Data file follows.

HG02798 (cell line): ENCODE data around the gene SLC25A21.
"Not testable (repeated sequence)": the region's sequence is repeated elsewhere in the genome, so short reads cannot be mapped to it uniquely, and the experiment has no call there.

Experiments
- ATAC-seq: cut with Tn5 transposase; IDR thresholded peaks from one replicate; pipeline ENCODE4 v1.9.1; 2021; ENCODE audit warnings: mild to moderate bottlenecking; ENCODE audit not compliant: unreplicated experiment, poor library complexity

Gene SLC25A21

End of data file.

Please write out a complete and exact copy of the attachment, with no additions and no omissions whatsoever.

HG02798 (cell line): ENCODE data around the gene SLC25A21.
"Not testable (repeated sequence)": the region's sequence is repeated elsewhere in the genome, so short reads cannot be mapped to it uniquely, and the experiment has no call there.

Experiments
- ATAC-seq: cut with Tn5 transposase; IDR thresholded peaks from one replicate; pipeline ENCODE4 v1.9.1; 2021; ENCODE audit warnings: mild to moderate bottlenecking; ENCODE audit not compliant: unreplicated experiment, poor library complexity

Gene SLC25A21